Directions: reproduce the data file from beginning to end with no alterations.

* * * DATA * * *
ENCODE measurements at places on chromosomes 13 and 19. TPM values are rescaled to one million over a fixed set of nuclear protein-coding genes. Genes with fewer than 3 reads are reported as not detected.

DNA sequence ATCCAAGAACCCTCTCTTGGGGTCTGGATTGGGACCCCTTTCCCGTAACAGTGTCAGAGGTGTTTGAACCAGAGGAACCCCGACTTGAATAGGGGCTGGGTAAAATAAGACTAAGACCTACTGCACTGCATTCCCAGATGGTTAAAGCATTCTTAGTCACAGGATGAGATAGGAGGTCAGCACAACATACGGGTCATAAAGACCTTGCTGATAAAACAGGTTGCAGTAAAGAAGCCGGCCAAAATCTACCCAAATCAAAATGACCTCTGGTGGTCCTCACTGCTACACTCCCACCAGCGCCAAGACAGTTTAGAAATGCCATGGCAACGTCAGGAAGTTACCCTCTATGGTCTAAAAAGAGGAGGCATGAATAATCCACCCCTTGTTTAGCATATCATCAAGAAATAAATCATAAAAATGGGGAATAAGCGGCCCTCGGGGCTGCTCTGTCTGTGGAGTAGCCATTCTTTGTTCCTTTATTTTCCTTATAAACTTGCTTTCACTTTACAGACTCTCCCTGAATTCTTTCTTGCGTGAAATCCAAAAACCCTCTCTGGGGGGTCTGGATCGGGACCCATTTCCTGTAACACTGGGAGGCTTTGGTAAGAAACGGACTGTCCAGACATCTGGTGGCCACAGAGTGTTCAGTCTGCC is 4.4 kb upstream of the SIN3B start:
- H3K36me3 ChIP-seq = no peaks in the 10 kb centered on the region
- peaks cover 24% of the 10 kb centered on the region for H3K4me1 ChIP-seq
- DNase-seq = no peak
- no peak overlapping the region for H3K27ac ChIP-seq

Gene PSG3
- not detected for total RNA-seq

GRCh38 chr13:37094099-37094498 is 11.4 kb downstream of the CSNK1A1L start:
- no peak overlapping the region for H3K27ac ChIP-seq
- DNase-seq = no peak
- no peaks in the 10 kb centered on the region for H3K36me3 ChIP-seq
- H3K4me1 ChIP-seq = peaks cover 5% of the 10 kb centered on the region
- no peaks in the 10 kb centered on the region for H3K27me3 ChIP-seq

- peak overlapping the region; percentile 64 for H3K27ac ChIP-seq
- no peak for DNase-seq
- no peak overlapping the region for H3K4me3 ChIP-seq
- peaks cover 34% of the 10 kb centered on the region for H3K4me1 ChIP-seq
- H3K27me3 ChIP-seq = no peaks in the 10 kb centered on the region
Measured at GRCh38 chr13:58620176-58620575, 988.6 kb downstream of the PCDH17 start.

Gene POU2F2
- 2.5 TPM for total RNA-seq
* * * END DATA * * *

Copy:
ENCODE measurements at places on chromosomes 13 and 19. TPM values are rescaled to one million over a fixed set of nuclear protein-coding genes. Genes with fewer than 3 reads are reported as not detected.

DNA sequence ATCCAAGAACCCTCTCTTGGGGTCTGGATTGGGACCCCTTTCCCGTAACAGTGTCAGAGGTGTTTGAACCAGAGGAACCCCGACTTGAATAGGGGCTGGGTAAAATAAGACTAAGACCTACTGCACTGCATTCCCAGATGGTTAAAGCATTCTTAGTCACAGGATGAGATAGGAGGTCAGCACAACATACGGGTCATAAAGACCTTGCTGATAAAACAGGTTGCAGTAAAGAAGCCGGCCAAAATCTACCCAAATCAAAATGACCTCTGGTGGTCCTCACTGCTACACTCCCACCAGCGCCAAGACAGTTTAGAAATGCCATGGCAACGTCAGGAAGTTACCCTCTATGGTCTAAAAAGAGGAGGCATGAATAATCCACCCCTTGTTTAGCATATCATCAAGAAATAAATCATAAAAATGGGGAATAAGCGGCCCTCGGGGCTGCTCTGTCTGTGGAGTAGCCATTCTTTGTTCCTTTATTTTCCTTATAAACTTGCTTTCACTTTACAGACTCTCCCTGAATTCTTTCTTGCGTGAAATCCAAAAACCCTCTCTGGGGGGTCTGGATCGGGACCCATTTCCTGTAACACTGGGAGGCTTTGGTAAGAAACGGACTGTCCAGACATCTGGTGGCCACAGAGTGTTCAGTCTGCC is 4.4 kb upstream of the SIN3B start:
- H3K36me3 ChIP-seq = no peaks in the 10 kb centered on the region
- peaks cover 24% of the 10 kb centered on the region for H3K4me1 ChIP-seq
- DNase-seq = no peak
- no peak overlapping the region for H3K27ac ChIP-seq

Gene PSG3
- not detected for total RNA-seq

GRCh38 chr13:37094099-37094498 is 11.4 kb downstream of the CSNK1A1L start:
- no peak overlapping the region for H3K27ac ChIP-seq
- DNase-seq = no peak
- no peaks in the 10 kb centered on the region for H3K36me3 ChIP-seq
- H3K4me1 ChIP-seq = peaks cover 5% of the 10 kb centered on the region
- no peaks in the 10 kb centered on the region for H3K27me3 ChIP-seq

- peak overlapping the region; percentile 64 for H3K27ac ChIP-seq
- no peak for DNase-seq
- no peak overlapping the region for H3K4me3 ChIP-seq
- peaks cover 34% of the 10 kb centered on the region for H3K4me1 ChIP-seq
- H3K27me3 ChIP-seq = no peaks in the 10 kb centered on the region
Measured at GRCh38 chr13:58620176-58620575, 988.6 kb downstream of the PCDH17 start.

Gene POU2F2
- 2.5 TPM for total RNA-seq